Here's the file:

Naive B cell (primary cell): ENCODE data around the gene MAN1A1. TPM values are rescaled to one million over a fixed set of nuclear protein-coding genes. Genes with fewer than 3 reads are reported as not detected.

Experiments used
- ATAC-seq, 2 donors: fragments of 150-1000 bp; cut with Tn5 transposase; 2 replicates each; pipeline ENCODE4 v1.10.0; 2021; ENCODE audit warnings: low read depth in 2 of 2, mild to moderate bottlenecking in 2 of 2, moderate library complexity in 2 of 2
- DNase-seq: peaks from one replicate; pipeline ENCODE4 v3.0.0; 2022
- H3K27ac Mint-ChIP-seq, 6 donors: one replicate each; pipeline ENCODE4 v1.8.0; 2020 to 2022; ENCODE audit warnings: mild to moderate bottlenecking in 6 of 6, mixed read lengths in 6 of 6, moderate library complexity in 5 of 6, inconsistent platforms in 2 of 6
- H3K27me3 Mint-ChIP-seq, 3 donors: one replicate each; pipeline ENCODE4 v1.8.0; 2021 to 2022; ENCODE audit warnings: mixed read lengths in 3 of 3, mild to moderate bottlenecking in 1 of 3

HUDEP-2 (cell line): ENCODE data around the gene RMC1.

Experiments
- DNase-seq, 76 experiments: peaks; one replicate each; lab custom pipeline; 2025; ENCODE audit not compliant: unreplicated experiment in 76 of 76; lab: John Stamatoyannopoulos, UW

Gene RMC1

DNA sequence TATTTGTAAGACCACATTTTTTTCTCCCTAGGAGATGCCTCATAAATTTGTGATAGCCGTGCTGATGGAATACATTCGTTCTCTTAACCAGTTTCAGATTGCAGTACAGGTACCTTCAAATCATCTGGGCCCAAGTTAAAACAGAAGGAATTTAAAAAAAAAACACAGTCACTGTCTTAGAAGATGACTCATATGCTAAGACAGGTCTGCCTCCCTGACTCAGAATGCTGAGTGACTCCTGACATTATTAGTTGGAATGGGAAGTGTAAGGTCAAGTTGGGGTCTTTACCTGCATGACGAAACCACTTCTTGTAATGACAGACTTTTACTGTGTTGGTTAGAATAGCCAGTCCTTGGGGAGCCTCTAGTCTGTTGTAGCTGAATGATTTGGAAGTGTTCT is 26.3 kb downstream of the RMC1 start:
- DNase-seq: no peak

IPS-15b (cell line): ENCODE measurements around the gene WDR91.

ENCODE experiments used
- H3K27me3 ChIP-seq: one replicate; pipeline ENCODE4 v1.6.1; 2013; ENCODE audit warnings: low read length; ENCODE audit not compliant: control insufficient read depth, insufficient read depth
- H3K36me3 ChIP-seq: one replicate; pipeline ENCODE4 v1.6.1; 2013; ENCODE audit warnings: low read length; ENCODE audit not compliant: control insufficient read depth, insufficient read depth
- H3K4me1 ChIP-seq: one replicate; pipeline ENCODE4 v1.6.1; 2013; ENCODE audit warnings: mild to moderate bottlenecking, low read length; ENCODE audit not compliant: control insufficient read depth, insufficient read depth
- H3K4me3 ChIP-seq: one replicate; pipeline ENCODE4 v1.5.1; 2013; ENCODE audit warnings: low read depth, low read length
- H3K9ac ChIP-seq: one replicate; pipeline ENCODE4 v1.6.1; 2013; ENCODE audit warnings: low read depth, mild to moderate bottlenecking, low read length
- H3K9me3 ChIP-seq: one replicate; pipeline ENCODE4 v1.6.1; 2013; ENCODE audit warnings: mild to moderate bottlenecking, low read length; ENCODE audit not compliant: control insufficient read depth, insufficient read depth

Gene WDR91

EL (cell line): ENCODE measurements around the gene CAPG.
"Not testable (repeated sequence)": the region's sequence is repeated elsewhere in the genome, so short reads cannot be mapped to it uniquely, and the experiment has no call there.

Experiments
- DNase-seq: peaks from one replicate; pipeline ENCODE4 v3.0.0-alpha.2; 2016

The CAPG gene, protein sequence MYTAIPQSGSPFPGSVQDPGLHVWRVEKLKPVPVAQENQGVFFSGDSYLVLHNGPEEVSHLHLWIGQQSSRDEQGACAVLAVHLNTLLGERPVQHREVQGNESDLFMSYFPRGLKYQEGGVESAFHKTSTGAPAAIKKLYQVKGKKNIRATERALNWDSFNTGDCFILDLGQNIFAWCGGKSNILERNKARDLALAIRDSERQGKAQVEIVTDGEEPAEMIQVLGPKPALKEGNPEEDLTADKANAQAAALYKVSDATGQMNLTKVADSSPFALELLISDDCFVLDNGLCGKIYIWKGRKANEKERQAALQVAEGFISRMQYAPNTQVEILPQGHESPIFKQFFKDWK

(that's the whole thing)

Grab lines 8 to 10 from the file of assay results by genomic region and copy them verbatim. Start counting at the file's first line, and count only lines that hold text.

Experiments
- DNase-seq, 76 experiments: peaks; one replicate each; lab custom pipeline; 2025; ENCODE audit not compliant: unreplicated experiment in 76 of 76; lab: John Stamatoyannopoulos, UW

Gene RMC1